References of "Feist, Adam M"
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See detailDo Genome-scale Models Need Exact Solvers or Clearer Standards?
Ebrahim, Ali; Almaas, Eivind; Bauer, Eugen UL et al

in Molecular Systems Biology (2015), 11(10), 1

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See detailQuantitative prediction of cellular metabolism with constraint-based models: the COBRA Toolbox v2.0.
Schellenberger, Jan; Que, Richard; Fleming, Ronan MT UL et al

in Nature Protocols (2011), 6(9), 1290-1307

Over the past decade, a growing community of researchers has emerged around the use of constraint-based reconstruction and analysis (COBRA) methods to simulate, analyze and predict a variety of metabolic ... [more ▼]

Over the past decade, a growing community of researchers has emerged around the use of constraint-based reconstruction and analysis (COBRA) methods to simulate, analyze and predict a variety of metabolic phenotypes using genome-scale models. The COBRA Toolbox, a MATLAB package for implementing COBRA methods, was presented earlier. Here we present a substantial update of this in silico toolbox. Version 2.0 of the COBRA Toolbox expands the scope of computations by including in silico analysis methods developed since its original release. New functions include (i) network gap filling, (ii) (13)C analysis, (iii) metabolic engineering, (iv) omics-guided analysis and (v) visualization. As with the first version, the COBRA Toolbox reads and writes systems biology markup language-formatted models. In version 2.0, we improved performance, usability and the level of documentation. A suite of test scripts can now be used to learn the core functionality of the toolbox and validate results. This toolbox lowers the barrier of entry to use powerful COBRA methods. [less ▲]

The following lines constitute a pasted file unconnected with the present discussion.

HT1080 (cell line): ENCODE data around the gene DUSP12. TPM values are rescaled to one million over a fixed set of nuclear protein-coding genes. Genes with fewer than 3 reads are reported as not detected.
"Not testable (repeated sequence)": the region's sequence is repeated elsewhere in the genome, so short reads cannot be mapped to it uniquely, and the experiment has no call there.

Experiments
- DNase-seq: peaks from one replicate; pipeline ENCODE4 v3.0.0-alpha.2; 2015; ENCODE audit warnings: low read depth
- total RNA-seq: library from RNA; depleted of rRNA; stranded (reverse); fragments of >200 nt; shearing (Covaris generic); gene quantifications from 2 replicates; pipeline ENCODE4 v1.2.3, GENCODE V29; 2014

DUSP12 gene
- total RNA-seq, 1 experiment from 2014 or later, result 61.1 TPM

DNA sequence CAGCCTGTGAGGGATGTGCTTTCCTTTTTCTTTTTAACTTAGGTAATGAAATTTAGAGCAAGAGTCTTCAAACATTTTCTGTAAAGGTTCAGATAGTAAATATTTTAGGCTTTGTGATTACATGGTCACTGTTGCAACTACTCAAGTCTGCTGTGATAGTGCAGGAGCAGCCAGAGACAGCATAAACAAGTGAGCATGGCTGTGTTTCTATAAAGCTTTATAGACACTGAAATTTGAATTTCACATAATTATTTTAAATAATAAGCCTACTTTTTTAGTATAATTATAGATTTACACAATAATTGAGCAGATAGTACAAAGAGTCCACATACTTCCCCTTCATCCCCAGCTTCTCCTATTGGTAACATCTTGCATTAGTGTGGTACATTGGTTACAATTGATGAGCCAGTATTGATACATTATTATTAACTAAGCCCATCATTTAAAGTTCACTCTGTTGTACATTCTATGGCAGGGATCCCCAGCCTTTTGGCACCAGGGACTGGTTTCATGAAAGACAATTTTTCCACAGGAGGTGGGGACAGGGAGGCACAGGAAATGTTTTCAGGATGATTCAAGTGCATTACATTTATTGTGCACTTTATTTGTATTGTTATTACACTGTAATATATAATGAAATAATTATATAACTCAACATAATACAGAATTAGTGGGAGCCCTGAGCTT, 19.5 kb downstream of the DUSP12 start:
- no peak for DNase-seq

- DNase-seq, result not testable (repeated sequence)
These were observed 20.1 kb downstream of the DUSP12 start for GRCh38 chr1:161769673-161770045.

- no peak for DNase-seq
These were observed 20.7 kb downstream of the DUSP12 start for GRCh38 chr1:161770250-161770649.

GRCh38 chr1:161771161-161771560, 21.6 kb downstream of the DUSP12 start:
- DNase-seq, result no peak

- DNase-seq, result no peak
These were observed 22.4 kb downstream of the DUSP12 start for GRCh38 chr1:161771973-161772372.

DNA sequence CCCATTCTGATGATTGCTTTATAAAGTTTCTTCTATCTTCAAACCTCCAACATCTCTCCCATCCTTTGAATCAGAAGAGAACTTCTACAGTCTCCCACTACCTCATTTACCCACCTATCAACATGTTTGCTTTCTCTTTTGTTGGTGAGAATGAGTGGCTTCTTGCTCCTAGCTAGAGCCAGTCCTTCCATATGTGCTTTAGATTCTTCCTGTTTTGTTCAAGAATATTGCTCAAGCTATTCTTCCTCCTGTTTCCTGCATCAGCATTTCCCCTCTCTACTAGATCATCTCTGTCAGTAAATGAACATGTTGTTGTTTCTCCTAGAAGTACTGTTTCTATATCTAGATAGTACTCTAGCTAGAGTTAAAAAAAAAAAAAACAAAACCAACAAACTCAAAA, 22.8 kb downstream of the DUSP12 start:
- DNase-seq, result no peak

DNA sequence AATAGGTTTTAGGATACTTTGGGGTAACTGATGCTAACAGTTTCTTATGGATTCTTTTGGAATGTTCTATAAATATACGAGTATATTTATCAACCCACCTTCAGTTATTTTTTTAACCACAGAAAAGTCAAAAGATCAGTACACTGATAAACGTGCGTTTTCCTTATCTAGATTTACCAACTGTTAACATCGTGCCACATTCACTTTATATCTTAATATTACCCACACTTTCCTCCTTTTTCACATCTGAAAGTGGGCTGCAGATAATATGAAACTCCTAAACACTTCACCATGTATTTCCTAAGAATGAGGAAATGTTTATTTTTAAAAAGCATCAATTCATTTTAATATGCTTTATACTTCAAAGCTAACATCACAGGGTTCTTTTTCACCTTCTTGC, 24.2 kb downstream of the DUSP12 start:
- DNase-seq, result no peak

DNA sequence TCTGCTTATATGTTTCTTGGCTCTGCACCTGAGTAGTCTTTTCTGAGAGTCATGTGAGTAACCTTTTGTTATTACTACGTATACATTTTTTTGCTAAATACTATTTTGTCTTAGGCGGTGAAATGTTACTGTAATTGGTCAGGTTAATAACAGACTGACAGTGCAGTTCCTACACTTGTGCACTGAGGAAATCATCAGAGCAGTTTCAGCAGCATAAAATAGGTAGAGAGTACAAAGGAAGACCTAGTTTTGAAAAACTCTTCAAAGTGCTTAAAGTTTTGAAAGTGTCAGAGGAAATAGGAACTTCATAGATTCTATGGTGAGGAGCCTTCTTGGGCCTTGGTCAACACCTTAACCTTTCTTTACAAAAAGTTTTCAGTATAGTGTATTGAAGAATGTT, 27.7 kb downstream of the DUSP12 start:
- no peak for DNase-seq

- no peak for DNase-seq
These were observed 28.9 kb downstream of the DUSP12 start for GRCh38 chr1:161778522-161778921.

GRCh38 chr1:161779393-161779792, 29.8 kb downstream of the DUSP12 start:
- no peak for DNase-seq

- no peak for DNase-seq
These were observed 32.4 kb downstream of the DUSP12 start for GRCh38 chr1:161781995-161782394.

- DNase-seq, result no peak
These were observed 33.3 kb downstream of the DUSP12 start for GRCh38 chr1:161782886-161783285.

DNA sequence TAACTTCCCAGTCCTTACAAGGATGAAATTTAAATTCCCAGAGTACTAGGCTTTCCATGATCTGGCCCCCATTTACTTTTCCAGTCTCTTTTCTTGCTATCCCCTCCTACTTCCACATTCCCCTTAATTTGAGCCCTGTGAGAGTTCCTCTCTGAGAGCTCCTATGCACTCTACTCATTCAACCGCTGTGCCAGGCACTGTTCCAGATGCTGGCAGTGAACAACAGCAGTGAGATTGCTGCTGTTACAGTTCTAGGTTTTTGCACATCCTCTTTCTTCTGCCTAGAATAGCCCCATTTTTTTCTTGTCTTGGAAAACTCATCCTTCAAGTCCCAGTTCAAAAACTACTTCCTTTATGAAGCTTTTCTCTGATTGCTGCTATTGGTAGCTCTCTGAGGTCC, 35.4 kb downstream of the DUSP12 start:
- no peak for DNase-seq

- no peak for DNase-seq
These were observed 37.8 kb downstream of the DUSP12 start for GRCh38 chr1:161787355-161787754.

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See detailReconstruction of biochemical networks in microorganisms.
Feist, Adam M.; Herrgard, Markus J.; Thiele, Ines UL et al

in Nature Reviews. Microbiology (2009), 7(2), 129-43

Systems analysis of metabolic and growth functions in microbial organisms is rapidly developing and maturing. Such studies are enabled by reconstruction, at the genomic scale, of the biochemical reaction ... [more ▼]

Systems analysis of metabolic and growth functions in microbial organisms is rapidly developing and maturing. Such studies are enabled by reconstruction, at the genomic scale, of the biochemical reaction networks that underlie cellular processes. The network reconstruction process is organism specific and is based on an annotated genome sequence, high-throughput network-wide data sets and bibliomic data on the detailed properties of individual network components. Here we describe the process that is currently used to achieve comprehensive network reconstructions and discuss how these reconstructions are curated and validated. This review should aid the growing number of researchers who are carrying out reconstructions for particular target organisms. [less ▲]

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